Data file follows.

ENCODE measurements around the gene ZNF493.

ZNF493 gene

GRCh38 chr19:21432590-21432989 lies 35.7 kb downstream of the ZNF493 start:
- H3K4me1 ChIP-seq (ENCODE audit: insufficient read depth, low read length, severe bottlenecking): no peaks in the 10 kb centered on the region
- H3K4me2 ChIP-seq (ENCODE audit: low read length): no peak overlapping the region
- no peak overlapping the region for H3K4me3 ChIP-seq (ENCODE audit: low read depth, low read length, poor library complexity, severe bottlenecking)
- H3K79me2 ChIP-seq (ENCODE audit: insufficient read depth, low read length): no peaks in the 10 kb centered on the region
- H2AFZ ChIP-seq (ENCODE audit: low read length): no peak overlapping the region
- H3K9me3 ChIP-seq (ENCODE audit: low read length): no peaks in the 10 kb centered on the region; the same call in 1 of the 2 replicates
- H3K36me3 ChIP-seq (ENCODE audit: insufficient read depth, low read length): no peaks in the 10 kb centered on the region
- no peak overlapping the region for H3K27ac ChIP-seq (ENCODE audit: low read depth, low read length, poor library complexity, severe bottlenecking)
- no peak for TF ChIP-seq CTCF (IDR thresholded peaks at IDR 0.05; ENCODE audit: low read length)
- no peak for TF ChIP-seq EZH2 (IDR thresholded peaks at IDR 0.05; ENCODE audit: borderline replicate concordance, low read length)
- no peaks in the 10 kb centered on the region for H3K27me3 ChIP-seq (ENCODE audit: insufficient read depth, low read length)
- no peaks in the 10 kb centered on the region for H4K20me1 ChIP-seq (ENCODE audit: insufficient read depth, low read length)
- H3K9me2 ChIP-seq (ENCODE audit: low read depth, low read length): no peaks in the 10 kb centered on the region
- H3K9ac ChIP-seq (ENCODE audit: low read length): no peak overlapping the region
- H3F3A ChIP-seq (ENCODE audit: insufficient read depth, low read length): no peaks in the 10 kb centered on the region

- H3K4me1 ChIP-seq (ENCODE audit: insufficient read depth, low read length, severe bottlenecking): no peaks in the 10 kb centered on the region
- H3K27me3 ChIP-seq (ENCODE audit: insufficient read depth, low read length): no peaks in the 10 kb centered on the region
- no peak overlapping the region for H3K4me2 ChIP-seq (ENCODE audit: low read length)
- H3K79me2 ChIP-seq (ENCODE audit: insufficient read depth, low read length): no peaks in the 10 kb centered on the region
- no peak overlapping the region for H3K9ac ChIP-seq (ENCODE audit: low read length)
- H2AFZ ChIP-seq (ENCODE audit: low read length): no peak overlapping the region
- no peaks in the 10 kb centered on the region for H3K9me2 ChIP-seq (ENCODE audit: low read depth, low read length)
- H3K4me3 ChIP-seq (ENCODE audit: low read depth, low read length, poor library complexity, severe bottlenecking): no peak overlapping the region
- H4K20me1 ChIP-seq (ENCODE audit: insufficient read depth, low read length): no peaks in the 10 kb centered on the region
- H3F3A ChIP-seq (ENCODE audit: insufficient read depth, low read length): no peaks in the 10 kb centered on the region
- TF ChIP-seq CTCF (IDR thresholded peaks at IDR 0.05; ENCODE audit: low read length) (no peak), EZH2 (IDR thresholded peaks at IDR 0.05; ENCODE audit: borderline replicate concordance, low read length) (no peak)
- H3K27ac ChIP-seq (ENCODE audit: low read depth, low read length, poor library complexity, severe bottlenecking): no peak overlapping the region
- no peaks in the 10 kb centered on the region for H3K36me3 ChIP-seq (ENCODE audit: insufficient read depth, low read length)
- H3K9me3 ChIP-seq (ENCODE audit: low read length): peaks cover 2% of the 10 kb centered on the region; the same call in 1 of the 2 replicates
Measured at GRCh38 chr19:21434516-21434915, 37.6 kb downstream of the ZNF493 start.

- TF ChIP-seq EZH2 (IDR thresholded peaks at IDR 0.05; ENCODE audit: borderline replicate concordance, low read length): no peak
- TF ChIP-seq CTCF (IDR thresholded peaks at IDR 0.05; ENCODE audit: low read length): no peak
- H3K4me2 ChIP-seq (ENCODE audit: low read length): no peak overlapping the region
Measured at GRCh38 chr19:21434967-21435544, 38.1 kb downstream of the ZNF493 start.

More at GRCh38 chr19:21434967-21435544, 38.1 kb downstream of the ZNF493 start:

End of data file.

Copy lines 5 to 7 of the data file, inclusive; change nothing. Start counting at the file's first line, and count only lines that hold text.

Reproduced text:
- H3K4me2 ChIP-seq (ENCODE audit: low read length): no peak overlapping the region
- no peak overlapping the region for H3K4me3 ChIP-seq (ENCODE audit: low read depth, low read length, poor library complexity, severe bottlenecking)
- H3K79me2 ChIP-seq (ENCODE audit: insufficient read depth, low read length): no peaks in the 10 kb centered on the region